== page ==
Three ambassadors from a planet that knows very little about humans are supposed to meet up with three of the central characters from the Enterprise and partner off to go learn about each other.’s societies Two come to the ship. One pairs off with Counselor Troi and seems more fixated on eating and playing games than doing any actual diplomatic or cultural work. One pairs off with Lieutenant Worf and is rude and antagonistic the entire time. Meanwhile, Captain Picard leaves the ship to rendezvous with the third ambassador on the other planet in a craft shuttled by a member of this other species. The shuttle crashes on a seemingly abandoned planet and Picard wakes up to find he has been rescued by a human female who had crashed there 7 years earlier. She tells him the shuttle pilot is dead and the shuttle is damaged and there is no way to get home. She also tells Picard that his ribs are broken and that she has placed a device on him to help him heal, and he finds it very difficult to move so she cares for him.
The woman quickly starts to seem like a crazy jealous lover, telling Picard she loves him even though they just met, insisting that he never try to leave, begging him to love her. Picard, being the upstanding gentleman and noble citizen that he is, tries to be kind but firm in telling her that he doesn’t know her well enough and she’s rushing things, but he’s going to get them both off the planet and will make sure she’s taken care of so she doesn’t need to worry. Of course she is displeased with this and gets even crazier. Picard then starts to realize that she has been lying to him, that the shuttle isn’t as damaged as she said it was, that he wasn’t that badly injured and that the device she put on him was actually what was immobilizing him. She freaks out. Picard ends up on the ground, she jumps on top of him, begging him to love her, kissing him as he repeatedly shouts “No.” It takes several seconds and several nonconsensual kisses for him to get her off of him, and it’s a struggle for him to do so.
She then rushes off into the dark wild night, leaving behind a necklace that broke and fell off during the struggle. Just after the woman leaves, the shuttle pilot, miraculously alive, comes to Picard. The pilot tells him that the he saw the woman run off towards a cliff and shows concern that she might harm herself, so Picard goes after her, leaving the pilot behind.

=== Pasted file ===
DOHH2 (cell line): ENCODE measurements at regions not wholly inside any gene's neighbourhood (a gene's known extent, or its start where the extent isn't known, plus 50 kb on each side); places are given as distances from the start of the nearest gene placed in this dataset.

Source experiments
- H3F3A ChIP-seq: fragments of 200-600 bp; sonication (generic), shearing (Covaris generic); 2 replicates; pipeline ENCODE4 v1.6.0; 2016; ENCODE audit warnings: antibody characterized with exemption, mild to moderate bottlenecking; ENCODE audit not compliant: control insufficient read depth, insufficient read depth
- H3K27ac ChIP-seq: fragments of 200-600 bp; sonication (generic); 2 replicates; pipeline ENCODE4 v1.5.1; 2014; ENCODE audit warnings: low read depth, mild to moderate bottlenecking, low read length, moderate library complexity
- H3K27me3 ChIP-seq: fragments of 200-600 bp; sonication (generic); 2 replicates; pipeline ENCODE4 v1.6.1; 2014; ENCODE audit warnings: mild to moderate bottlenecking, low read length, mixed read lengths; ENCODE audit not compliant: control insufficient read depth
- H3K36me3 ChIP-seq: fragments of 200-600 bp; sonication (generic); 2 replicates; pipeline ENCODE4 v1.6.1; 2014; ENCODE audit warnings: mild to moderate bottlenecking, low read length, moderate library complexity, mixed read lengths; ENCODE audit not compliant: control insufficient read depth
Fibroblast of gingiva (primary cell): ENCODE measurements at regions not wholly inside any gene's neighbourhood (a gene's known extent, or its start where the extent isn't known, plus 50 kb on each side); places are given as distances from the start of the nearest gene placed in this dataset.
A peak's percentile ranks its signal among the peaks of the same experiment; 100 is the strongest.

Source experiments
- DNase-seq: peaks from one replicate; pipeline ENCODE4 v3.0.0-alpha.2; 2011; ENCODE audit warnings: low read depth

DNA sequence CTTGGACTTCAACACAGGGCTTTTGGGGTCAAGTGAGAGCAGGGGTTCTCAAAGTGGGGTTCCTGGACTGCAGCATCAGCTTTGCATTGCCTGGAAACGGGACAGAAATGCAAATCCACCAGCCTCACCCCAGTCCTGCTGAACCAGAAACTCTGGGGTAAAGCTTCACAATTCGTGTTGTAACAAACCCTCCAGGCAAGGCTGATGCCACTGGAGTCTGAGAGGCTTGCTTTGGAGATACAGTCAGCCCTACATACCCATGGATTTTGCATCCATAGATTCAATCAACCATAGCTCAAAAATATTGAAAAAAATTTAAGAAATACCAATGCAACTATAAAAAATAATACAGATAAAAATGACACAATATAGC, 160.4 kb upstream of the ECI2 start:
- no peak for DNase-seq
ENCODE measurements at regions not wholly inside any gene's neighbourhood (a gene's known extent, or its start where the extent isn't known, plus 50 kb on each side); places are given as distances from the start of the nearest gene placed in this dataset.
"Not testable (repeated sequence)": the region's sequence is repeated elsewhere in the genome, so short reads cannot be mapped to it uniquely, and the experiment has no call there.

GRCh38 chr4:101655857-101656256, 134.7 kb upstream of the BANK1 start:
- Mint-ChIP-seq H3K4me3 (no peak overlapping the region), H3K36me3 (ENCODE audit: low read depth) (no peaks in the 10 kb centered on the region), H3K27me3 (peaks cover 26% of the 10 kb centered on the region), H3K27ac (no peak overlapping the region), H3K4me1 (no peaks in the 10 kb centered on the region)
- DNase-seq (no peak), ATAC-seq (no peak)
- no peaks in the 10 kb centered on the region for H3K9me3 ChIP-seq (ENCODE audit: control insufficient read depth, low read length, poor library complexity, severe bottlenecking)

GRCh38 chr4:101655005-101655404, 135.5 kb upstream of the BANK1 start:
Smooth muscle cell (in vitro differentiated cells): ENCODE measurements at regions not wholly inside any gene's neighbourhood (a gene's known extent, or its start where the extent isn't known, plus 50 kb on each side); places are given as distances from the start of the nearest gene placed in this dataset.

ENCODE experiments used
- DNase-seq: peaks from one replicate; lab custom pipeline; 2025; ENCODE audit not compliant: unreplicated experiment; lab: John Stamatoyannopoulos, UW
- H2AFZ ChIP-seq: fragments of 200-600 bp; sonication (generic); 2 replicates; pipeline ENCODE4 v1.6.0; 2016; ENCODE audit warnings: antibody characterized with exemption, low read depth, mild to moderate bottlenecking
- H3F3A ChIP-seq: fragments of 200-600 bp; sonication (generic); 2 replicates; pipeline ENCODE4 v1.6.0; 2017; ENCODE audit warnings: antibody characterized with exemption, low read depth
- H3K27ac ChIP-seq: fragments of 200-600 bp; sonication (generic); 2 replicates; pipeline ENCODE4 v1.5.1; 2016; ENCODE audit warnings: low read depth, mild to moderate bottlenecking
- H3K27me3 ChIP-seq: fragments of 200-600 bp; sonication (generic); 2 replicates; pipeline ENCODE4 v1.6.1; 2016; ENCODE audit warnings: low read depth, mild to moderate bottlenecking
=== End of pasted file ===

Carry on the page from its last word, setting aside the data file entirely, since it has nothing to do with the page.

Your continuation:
Meanwhile, on the ship, Troi and Worf are dismayed by the behavior of their respective ambassadors. Worf actually comes to blows with his, and just after Worf knocks the wind out of him the ambassador acts pleased and thanks him for the experience. We eventually learn that the ambassadors had come to experience certain elements of human life that were confusing to them, namely pleasure, aggression and love.
Back on the planet Picard encounters the woman on the cliff and realizes she’s wearing the very same necklace that she had left behind earlier, which is impossible. He realizes she’s manipulating him and that she’s not actually going to jump. Finally she stops begging him to love her and transforms into – aha! – the shuttle pilot. As it turns out the shuttle pilot wasn’t just there to pilot Picard back to the aliens’ home planet. He was actually the ambassador there to experience love, and he realizes he failed.
Picard’s reaction is basically the wordy, philosophical equivalent of, “haha, touche!” and they go back to the Enterprise, and everyone is well and the ambassadors leave feeling as though they now have a better understanding of humanity. Picard even says to his ambassador as he is disembarking the shuttle in the Enterprise shuttle bay that humans tend to take a more balanced approach, and he admires the dedicated, intense, hands-on approach that the ambassadors employed, that the ambassadors were willing to push the situation to the extremes.
So let’s get this straight. Some alien, wanting to understand human relationships, poses as a woman and essentially corners Picard on the ground, repeatedly kissing him even after Picard repeatedly tells him no, and then tries to manipulate him with a suicide threat to force him to accept a relationship, and Picard admires this approach to learning.